The enemy of my enemy is my friend.
This ancient proverb usually reserved for geopolitical conflict is currently being applied in the video conferencing world to win the battle for your business communications dollar.
The common enemy in this war is Microsoft and the friends of convenience are Zoom and Slack. It’s an old-order-versus-new-order clash centered around how you fit your internal and external communications in with your daily workflow.
Microsoft offers an all-in-one solution through its Teams platform that combines workplace chat and video with its Office 365 products in a centralized hub that it essentially copied from Slack. On the other side, Slack and Zoom integration combines the former’s virtual workspace with the latter’s video conferencing service.
The question is: do you prefer a single-bullet solution, or do you want to mix and match your services and personalize your experience?
Slack’s Open Invitation
Third-party integration is at the heart of Slack’s success. Since its inception in 2013, it has attracted more than three million customers by centralizing access to hundreds of applications within its free-flowing central hub. That hub links every account user directly and instantly with messaging and video calls that launch with single-click efficiency.
In a way, Slack is more a venue than a service. You incorporate the tools you need into a central space you share with your colleagues. Video conferencing is one such tool. While Slack offers its own native video platform–and quite a good one at that–you can also access your existing video calling service from within its hub. And Slack is not shy about sharing video access. You can use any of the following if you’re willing to become a Slack subscriber:
That last name on the list is the hottest video calling property of the moment and one of Slack’s most important comrades in the fight against Microsoft.
Slack and Zoom Integration
It seems safe to say that Zoom has enjoyed more general news hype than any video vendor since Microsoft’s $8.5 billion Skype purchase in 2011. Zoom’s recent public offering turned it from billion-dollar private unicorn into $16 billion public property.
Its meteoric rise from startup to IPO is due to its focus on customer experience. The cloud-based app is among the most accessible, flexible, and intuitive video platforms currently available and anyone can have it up and running in minutes. It has inspired consumer loyalty that leads to the average customer spending 40% more each year they stay with the company.
This is exactly why Slack lets you stick with your preferred video vendor when you sign up for its service. Zoom has been available within Slack since 2016 and the pair have recently further deepened their connection. In late April, Slack announced that its latest Zoom app would allow users to see full meeting details and a participant list before joining a live call from within the host platform. There is also enhanced call customization, combined Slack and Zoom links to external calendars, and a Zoom Phone feature for making smartphone calls.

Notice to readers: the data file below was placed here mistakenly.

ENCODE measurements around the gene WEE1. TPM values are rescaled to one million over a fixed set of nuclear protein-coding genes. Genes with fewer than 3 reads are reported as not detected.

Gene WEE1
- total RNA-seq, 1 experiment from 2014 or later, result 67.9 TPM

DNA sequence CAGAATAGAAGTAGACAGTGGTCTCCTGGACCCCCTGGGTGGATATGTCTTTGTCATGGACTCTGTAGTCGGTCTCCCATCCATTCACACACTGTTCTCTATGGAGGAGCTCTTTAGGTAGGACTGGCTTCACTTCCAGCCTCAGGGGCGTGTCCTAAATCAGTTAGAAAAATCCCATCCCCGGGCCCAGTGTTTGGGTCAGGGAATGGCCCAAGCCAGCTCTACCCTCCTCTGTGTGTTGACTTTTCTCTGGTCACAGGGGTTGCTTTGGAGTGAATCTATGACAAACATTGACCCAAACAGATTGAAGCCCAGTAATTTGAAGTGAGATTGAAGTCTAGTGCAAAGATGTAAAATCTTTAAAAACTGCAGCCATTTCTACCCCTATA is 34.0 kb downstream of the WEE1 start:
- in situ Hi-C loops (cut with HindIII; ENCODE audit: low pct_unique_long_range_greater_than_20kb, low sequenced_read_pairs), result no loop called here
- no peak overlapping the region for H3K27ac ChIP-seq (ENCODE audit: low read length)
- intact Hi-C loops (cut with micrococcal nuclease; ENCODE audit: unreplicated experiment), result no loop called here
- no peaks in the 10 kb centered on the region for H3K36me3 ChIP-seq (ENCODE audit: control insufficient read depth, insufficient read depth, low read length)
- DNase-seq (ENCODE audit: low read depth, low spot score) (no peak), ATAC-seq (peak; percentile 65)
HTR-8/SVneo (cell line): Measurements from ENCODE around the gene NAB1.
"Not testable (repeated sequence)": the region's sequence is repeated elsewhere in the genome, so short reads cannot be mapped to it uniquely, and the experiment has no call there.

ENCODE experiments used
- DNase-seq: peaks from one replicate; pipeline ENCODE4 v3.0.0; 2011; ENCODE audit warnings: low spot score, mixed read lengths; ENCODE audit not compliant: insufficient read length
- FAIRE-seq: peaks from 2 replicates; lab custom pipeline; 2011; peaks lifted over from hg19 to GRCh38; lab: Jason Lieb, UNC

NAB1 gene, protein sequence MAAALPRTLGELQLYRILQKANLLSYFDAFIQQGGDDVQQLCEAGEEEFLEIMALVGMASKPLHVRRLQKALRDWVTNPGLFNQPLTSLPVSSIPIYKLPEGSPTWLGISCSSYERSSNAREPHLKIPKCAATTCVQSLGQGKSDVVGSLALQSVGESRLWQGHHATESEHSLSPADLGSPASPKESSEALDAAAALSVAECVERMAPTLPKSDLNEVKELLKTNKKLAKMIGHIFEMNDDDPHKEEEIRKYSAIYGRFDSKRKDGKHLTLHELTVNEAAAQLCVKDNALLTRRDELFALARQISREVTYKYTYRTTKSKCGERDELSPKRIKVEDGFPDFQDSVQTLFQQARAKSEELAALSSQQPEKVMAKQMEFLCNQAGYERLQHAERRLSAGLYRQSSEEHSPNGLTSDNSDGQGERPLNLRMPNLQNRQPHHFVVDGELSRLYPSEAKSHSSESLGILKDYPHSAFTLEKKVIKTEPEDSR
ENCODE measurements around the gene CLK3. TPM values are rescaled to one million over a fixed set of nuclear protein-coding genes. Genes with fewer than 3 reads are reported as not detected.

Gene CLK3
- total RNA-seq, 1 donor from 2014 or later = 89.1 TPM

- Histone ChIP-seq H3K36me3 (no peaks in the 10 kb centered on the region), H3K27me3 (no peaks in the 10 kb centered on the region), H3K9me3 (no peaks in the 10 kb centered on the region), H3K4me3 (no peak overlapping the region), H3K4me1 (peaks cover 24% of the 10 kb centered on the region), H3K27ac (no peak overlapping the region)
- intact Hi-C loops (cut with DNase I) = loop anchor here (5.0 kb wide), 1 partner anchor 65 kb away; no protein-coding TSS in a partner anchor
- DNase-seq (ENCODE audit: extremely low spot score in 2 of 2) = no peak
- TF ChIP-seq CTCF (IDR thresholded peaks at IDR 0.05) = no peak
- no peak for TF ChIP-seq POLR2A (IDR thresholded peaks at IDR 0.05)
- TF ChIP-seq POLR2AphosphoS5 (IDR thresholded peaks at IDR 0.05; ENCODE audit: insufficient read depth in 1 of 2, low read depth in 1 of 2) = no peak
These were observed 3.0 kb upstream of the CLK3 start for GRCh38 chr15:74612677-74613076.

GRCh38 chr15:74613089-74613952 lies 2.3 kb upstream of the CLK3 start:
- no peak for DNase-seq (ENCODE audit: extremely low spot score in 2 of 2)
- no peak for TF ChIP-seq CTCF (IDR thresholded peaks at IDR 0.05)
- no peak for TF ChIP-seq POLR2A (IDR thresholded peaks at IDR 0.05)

The integration enhances the video calling merits of both parties. Zoom customers get to keep their favorite calling service while embracing the larger collaboration potential of the Slack platform and Slack gets to keep Zoom’s customers inside their application. The downside for consumers wanting to mix and match like this is that you have to pay twice for a setup that Microsoft Teams customers get all rolled into one.
Is the Slack and Zoom integration effectively twice as good as Teams to justify that expense?
The Advantage of Being a Goliath
A little more than two years ago, Microsoft announced it was ditching its Skype for Business brand in order to pursue Slack-style workplace collaboration. The resulting Teams platform does everything Slack does and everything Zoom does, plus it offers Office practicalities. That made possible the following comparison:
- A Microsoft Office 365 “Business Essentials” subscription that includes Teams will cost a minimum of $5 per user per month.
- The minimum Slack investment is $6.67 per user per month.
- Zoom will cost you $14.99 per month per host.
Ignoring the fact that all of these services have free versions–of which the Teams offer represents the most value–the combined Slack/Zoom service will cost you more than four times as much as Teams. And Teams includes access to at least the basic Office business package.
That’s the mutual enemy Zoom and Slack face. Microsoft is just so large that it can leverage its resources to offer more for less. It even considered buying both its rivals over the past two years.
Slack and Zoom must rely on the customer experience and a fluid partnership to feasibly rival such a giant. Together they do form a formidable solution, but it isn’t (in our opinion, at least) four times better than the Teams offering, and if you want to add an office package to your unified communications setup you may end up paying yet again–either for something from Microsoft, Google’s G Suite, or another third party such as Zoho.
Zoom and Slack have demonstrated they can inspire the kind of customer loyalty that goes beyond bottom-line considerations, but their enemy-of-my-enemy solution is going to have to overcome some stern financial realities in order to endure over the years to come.